Shopping and eating has always been our passion and forte and we found plenty to covet. Emmy got lucky with a boho star light fixture for her room and a tie-dyed tank top from Beyong the Horizon, this Main Street bohemian boutique. Antique shopping bookended our visit.
We bought a beautiful quilt at the first shop we went into and on our way out we stopped at another antique shop with a photo op outside where I picked up a black globe and Rick identified a couple of salesman's sample furniture pieces the shopkeeper had marked as doll furniture.
We even saw Mark Twain walking the streets and greeting the visitors along Main Street. He actually performs his one man show evenings at a dinner theater at One Eleven Main.
But by far my favorite stop was at Root Beer Revelry. The man behind the soda fountain had a passion and his passion was root beer. He had it on tap, he had it in bottles, he served it in frosted mugs and he mixed it into root beer floats. He was foaming with as much enthusiasm as the heads on his frosty mugs.
When walking the streets of Galena you'll find some of grandest homes this side of the Mississippi. The Belvedere is one of the most distinguished homes in the region giving tours of the home and gardens on regular basis
Even the lowly miner's cabins that survived the neglect of the previous century are now polished and highly desirable especially by people like us. We came this close to seriously looking at this one.
Despite the unprecedented heat, the threat of ghostly encounters, and an amazing number of motorcycles and their accompanying tattooed mamas we'd go back to Galena in a minute especially if we could grab one of those tidy little miner shacks.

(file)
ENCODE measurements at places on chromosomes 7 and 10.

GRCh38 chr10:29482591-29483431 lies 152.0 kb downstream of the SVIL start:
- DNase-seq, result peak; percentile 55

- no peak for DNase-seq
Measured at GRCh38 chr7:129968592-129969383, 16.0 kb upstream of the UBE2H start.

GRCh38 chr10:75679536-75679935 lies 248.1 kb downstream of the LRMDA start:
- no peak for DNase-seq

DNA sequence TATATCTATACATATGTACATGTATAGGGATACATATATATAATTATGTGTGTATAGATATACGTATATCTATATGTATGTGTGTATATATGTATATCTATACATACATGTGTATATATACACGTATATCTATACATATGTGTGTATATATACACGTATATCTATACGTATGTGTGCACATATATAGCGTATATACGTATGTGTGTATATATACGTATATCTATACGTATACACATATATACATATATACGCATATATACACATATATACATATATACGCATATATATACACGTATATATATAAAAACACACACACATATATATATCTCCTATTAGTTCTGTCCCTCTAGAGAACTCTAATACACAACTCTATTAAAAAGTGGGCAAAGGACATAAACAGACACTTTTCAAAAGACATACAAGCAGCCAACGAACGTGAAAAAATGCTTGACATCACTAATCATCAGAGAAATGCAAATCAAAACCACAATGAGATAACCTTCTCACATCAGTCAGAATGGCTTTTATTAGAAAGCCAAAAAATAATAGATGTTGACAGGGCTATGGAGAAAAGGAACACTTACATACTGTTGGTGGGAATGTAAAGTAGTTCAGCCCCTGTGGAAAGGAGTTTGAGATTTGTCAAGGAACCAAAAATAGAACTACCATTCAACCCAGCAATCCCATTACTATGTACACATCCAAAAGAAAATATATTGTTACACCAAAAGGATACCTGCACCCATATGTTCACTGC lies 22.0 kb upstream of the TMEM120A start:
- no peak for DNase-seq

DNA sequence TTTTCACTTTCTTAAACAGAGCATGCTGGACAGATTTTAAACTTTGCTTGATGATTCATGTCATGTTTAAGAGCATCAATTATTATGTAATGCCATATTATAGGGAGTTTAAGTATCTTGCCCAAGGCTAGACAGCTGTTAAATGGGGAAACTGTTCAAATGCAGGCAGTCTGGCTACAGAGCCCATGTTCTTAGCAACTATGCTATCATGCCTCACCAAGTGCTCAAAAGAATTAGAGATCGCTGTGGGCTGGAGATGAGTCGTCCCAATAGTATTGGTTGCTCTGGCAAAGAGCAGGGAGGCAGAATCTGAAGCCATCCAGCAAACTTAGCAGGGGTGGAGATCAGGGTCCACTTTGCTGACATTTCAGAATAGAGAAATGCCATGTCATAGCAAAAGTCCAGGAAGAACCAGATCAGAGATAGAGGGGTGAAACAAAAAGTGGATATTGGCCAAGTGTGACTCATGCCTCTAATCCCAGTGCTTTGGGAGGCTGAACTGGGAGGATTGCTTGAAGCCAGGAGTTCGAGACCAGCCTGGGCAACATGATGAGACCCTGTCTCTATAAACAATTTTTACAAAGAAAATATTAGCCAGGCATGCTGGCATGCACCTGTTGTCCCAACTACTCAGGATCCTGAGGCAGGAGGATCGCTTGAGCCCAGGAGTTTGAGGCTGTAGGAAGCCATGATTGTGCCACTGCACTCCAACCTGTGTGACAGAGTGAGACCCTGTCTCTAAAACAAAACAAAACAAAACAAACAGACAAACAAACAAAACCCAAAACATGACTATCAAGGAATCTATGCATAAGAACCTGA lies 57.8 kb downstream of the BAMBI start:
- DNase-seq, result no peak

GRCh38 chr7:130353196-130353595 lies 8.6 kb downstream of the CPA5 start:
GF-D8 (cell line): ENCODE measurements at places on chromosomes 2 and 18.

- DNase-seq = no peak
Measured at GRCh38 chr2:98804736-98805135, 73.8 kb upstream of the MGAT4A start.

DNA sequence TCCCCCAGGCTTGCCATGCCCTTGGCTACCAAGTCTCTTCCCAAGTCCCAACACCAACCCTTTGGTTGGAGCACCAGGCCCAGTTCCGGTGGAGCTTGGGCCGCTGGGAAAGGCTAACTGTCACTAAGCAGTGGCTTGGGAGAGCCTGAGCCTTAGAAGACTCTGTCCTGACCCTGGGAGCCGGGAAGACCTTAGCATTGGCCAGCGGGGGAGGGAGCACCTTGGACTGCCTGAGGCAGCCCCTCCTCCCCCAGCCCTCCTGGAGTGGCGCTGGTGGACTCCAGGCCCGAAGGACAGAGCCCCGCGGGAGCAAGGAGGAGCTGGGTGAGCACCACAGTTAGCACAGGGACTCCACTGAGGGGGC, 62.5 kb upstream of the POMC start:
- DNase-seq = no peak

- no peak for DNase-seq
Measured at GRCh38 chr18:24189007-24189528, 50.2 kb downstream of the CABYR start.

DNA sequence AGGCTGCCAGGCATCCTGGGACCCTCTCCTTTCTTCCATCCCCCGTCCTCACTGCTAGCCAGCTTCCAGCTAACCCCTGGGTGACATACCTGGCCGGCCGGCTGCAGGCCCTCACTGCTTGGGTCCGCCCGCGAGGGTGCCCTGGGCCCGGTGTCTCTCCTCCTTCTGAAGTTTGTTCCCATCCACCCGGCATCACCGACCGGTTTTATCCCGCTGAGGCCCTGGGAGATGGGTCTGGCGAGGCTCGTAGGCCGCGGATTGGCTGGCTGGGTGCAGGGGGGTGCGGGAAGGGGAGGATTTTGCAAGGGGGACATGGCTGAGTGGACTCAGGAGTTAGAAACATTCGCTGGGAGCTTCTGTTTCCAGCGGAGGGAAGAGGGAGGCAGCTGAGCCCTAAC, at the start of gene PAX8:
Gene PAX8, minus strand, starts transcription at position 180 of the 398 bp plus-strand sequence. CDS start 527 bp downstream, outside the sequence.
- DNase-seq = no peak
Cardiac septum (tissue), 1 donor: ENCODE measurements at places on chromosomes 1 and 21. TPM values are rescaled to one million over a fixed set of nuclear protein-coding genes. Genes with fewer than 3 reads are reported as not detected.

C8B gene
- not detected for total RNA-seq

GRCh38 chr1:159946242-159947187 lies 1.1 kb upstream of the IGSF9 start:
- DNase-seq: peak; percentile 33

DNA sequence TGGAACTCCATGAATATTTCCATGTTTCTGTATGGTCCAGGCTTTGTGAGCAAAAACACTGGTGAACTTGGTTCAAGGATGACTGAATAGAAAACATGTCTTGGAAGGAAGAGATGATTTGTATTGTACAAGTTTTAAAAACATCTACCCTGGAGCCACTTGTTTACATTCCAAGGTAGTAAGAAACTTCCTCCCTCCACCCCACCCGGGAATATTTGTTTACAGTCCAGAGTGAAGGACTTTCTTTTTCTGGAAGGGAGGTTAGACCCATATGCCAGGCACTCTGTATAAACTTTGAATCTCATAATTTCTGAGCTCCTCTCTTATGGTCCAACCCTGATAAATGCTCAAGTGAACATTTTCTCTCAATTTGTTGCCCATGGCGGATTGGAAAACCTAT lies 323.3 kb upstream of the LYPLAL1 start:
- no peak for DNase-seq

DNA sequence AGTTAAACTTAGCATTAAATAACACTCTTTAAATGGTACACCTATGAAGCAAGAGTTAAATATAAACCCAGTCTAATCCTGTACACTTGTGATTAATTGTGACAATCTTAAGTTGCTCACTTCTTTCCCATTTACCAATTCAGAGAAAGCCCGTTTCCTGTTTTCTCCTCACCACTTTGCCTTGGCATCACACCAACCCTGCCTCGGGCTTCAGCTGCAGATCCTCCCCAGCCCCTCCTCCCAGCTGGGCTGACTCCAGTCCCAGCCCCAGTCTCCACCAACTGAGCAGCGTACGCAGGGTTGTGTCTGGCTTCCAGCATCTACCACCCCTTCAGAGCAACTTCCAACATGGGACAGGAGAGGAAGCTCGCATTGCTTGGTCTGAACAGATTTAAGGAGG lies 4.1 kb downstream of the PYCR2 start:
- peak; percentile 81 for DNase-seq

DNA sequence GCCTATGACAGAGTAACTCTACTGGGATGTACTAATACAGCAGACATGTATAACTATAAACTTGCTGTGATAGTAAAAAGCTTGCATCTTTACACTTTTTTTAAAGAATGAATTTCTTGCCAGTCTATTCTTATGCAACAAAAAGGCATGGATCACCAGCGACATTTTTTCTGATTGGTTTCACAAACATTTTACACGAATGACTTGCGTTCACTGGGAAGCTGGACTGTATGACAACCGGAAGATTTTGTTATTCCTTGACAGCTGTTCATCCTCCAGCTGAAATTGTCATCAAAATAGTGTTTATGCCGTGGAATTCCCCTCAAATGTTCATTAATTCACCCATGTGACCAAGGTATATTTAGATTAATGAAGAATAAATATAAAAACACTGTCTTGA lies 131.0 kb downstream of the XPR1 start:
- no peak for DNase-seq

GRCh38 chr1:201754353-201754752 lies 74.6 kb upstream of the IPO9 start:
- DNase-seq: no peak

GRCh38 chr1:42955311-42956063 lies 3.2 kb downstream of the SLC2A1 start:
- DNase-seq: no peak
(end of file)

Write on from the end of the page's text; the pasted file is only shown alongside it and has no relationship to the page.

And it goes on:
On the drive back from Galena you can take one of several routes. We chose to take the road through Monroe, Wisconsin. Monroe is a picture perfect American hometown built around a central square. The crown of Monroe's central square is its courthouse. On the National Registry of Historical Sites this towering brick and marble structure also pumps out classical music all day on Sunday. Who else does that? Since we planned this trip on a whim there were certain things we had to deal with that wouldn't have been on our agenda if we had made some of our plans in advance. One issue was our dog. All our reservations and most of our dining decisions had to be made around the encumbrance of traveling with a blind and crippled dog.
By the time we reached Monroe we were famished. We thought we would have to settle for the golden arches but as we did a slow turn around the square we spotted Baumgartner's and a few outdoor tables we thought we could hide the dog under. Little did we know what a find Baumgartner's would turn out to be.
Steeped in Swiss culture this tavern and cheese store has changed little since it opened in 1931. Put on your lederhosen and start to yodel we couldn't have found a more perfect place for lunch.
Local beers by the bottle and as many varieties of cheese as you could imagine lined the counters behind the amazing murals adorning the walls, but if you looked up you'd see another unique attribute of  Baumgartner's - the ceiling.
At first glance it looked like a colony of albino bats hanging by their feet but if you squinted your eyes you could see that it was paper money pinned at random to the ceiling. Then came the question of how it got there. No one tells you for free. You have to pay your dollar and then the secret is revealed. I'm not going to spoil it for anyone but I will tell you that at the end of the year all the money attached to the ceiling is brought down and given to local charities. Last year it was over $8000. If you get to Monroe, Baumgartner's is a must. Get out your dollar bills